Biometrics is based on “something you are”
The third approach, “something you are” is now more commonly known by the term “biometrics”. Common examples here include fingerprints, palm veins, facial features, and one or both irises. Biometrics have two great security advantages; they can offer higher accuracy and security than the previous methods, and they are much more difficult to lose, steal, or lend.
Of all these approaches, the category of biometrics has the strongest link to an individual’s actual identity. It is difficult if not impossible to falsify your biometric information. In our daily lives, we almost always confirm the identity of the people that we know using a version of biometrics – we recognise the face, the body size and shape, and the voice of our friends, family and coworkers. It is only for those people we don’t know that we shift to other methods; for example, airport security screeners look at your driver’s license or passport. But even in that case, only the photo versions of these documents are accepted, because it includes near-biometric information – your photograph – that allows the screener to link you to the document.
|Biometrics offer higher accuracy and security than tradition verification methods, and they |
are much more difficult to lose, steal, or lend than cards or passwords
Challenges facing biometric security
If we know that biometrics work better than any other type of identity verification, why are they not the standard? Implementing more accurate identity readers would increase the level of security at any facility or secure location, including workplaces, medical facilities, and borders. The challenge has been that the higher accuracy readers also came at a higher cost, and in the past, the general security posture of most firms was lower than it is today.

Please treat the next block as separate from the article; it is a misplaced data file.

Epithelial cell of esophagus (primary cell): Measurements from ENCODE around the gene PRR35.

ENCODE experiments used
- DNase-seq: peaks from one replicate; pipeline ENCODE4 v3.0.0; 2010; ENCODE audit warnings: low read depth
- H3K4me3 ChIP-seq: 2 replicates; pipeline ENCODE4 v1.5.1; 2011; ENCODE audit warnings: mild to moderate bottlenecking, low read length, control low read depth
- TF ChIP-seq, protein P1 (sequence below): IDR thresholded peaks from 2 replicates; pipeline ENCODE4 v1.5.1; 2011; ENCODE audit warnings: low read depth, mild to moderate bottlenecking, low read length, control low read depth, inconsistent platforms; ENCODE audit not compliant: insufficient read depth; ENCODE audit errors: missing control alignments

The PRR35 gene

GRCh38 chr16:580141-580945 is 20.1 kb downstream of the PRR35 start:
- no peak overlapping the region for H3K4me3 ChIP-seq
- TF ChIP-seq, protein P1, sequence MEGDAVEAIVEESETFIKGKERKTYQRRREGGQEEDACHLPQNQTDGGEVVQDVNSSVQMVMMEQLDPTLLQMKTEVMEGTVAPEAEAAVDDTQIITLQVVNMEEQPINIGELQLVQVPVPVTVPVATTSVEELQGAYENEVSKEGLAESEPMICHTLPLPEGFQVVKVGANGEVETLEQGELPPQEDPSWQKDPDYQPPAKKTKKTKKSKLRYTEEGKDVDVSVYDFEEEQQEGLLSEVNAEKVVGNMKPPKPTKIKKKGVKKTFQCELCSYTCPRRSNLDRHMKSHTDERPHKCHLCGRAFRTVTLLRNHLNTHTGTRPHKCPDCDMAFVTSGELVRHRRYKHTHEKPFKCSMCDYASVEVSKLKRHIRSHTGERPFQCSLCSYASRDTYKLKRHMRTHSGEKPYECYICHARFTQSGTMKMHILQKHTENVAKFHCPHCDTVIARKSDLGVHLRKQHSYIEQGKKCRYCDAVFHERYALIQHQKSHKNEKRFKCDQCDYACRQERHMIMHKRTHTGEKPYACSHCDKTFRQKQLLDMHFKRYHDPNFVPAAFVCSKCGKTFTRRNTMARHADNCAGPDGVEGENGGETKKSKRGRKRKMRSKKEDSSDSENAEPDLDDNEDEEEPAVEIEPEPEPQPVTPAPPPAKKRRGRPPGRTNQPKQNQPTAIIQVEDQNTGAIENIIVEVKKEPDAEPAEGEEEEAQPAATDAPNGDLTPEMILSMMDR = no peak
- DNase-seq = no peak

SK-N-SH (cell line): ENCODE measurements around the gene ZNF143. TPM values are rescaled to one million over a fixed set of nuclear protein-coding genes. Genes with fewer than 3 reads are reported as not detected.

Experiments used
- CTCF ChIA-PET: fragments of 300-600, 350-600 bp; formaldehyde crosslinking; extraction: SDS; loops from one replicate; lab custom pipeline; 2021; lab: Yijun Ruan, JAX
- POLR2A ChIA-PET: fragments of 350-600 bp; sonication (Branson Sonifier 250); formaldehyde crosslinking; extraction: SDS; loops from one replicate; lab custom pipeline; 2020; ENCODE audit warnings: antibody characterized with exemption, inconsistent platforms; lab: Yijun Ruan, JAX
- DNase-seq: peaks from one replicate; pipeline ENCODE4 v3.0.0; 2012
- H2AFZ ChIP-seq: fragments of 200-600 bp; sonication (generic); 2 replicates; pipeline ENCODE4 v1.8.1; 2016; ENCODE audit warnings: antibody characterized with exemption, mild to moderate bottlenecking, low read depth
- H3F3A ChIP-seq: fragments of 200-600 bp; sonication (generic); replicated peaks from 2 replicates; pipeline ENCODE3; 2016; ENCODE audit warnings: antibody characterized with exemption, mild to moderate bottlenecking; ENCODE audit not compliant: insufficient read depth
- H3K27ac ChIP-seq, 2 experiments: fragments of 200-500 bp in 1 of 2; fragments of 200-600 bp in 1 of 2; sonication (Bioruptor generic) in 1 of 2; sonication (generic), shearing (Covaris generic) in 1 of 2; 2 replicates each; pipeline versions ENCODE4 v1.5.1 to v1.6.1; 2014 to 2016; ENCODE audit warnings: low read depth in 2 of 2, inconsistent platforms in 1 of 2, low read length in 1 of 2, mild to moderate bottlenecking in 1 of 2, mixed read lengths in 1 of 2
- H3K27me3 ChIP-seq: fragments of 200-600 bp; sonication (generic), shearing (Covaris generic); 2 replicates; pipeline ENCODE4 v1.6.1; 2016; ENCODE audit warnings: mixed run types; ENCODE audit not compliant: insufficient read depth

Until recently, the affordability and basic effectiveness of card readers and keypads were considered “good enough” for most applications. The higher cost and complexity of the available biometric readers, which deliver a higher level of security, were reserved for high-security facilities, such as nuclear plants or classified work.
Now, improved technologies have made biometric identification much more available at competitive costs. Even consumer-level devices such as tablet computers and mobile phones are available with biometric sensors (fingerprints, for example) for authorising access. With many organisations now giving more attention to managing risk, cost effective biometric readers are starting to be implemented in a growing number of security systems, displacing card readers and keypads, to provide a higher level of security.
Iris recognition next big thing in identity verification
Among all the available biometrics, the one most rapidly gaining ground is iris recognition. It is as fast, simple and safe as taking a selfie, and does not require any physical contact with a sensor. And, it has the highest accuracy among all biometrics –approximately 1000 times more accurate than fingerprint sensors. An iris cannot be shared or stolen, and iris readers cannot be fooled by makeup, hair or clothing changes. Some can even read through eyeglasses and sunglasses, in diverse weather conditions, outdoors or inside. With all these advantages, it is easy to see how iris readers could be the next big thing in access control and identity verification.
Real security improvements
Improved security does not need to be a burden or barrier. But current identity devices may be giving a false impression of security – by not actually providing the level of protection that users are expecting. Upgrading low-accuracy identity devices such as card readers with higher-accuracy biometric identity devices would deliver a significant real increase in security without adding any burden to users, and result in a safer environment for all.